The US wants India to do away with price controls on medical devices such as coronary stents and knee implants with innovative features and keep them separate from mass products. NEW DELHI: India’s bilateral trade talks with the US will continue when commerce and industry minister Piyush Goyal meets US commerce secretary Wilbur Ross on the sidelines of the India Economic Summit later this week. Goyal will also have a call with his American trade counterparts in the next few days.
“The US is positive and only small issues are left. The talks are on,” said an official. During his visit to the US last week, Goyal met heads of key medical devices companies, and the two sides seem to have reached a mutually satisfactory resolution on pricing of medical devices.
He met US senator for New Jersey, Robert Menendez, and US ambassador Kenneth Juster to “deliberate over strengthening of trade relations between the two countries,” the minister’s office tweeted on Monday. However, sources said India will not go against its farmers concerns and also ruled out the possibility of India announcing its two mega trade deals—with the US and the 16-country Regional Comprehensive Economic Partnership (RCEP)—together. According to persons familiar with Indo-US trade matters it should be an "early harvest" agreement so as to make it compatible with the World Trade Organization (WTO) rules. In the past, India had an "early harvest" agreement with Thailand and it worked well.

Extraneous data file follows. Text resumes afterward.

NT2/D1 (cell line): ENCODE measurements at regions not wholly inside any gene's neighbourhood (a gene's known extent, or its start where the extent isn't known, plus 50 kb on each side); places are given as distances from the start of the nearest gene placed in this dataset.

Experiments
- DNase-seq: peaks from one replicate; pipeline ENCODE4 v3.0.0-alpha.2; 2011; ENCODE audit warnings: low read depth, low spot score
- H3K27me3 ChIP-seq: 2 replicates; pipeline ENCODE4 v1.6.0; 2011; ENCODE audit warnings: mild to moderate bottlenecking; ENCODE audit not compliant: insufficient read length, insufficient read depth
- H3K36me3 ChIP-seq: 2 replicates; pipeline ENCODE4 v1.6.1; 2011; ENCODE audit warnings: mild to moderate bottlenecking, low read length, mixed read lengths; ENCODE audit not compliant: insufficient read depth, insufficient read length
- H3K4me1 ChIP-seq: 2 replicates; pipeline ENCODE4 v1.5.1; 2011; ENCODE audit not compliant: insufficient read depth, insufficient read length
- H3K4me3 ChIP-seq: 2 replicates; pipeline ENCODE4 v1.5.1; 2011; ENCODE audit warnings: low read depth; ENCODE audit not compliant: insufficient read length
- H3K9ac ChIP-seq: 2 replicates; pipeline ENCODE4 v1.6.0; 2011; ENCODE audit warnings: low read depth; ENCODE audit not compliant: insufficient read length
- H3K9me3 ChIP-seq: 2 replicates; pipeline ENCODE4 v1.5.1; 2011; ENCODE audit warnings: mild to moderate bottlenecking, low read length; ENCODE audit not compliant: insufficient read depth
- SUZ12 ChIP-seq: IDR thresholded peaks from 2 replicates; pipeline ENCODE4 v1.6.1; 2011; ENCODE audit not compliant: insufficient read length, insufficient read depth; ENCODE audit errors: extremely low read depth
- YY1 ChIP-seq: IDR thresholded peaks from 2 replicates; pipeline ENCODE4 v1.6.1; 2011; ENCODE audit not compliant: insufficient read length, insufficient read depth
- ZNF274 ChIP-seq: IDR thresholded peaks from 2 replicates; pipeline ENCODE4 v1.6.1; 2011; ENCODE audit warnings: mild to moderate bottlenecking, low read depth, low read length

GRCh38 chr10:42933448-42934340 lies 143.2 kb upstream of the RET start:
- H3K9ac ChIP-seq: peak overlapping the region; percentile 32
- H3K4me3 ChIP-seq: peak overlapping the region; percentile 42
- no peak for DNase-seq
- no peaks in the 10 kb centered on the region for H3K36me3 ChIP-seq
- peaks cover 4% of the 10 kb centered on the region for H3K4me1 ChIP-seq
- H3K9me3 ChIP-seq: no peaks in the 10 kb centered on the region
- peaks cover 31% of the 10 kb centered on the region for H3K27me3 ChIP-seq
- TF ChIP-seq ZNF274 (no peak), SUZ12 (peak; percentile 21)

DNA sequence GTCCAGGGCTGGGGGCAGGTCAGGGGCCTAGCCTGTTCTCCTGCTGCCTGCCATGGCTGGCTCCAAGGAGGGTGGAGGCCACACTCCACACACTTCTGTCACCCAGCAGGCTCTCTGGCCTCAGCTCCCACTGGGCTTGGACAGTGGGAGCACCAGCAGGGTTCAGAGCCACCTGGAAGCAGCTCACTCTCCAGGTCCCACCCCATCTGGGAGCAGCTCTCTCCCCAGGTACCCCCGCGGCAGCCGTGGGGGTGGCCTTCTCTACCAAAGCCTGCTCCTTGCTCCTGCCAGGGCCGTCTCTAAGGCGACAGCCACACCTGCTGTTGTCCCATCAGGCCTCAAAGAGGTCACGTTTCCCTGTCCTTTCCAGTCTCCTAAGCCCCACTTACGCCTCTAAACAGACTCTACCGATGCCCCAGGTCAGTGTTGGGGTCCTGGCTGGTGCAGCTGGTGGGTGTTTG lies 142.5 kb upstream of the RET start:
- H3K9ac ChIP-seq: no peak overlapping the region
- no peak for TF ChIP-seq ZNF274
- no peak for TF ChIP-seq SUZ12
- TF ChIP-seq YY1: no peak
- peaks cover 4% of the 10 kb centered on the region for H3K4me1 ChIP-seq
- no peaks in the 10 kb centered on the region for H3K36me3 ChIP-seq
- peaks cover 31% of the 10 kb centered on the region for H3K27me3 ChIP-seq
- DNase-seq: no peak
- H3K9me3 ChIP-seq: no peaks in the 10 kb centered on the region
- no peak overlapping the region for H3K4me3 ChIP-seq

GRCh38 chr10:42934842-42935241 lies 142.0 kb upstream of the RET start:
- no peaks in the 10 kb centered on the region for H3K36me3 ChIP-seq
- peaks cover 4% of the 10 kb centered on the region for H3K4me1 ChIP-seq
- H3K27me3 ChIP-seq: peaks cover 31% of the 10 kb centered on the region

Further, efforts are on to link trade with investment—both outward (as in the case of Petronet's investment in Texas) and inward—so as to take advantage of the lowering of corporate taxes. This will help Indian companies penetrate value chains. Market access to American agricultural and dairy commodities, restoration of Generalized System of Preferences (GSP), price controls on medical devices, duty cuts on Harley Davidson bikes and information and communication technology (ICT) products are the key areas of negotiations among a host of trade issues that the two sides have been trying to resolve.
“Out of the 28 products from the US on which India imposed higher tariffs after the withdrawal of the GSP, we should focus on lowering tariffs on those products which are originating from the swing states in America,” said Bipul Chatterjee, executive director at The CUTS International, a global public policy research and advocacy group with presence in capital cities like Washington DC. “We should also see how much more concession that we can give to other products originating from those swing states...
Future Indo-US trade and investment relations should be balanced and aligned with the objectives of the ‘Make in India’ programme,” said Chatterjee. The US wants India to do away with price controls on medical devices such as coronary stents and knee implants with innovative features and keep them separate from mass products. It had asked India to scrap the 20% tariff on ICT goods for which New Delhi had considered fixing a threshold price, beyond which it can levy customs duty on mobile phones, smart watches and telecom network equipment.
To accommodate the US’ demand on market access for its dairy products, New Delhi wants Washington to ensure that such imports would not violate religious beliefs with veterinary officials certifying that the source animal was not raised on feed made of bovine extracts.
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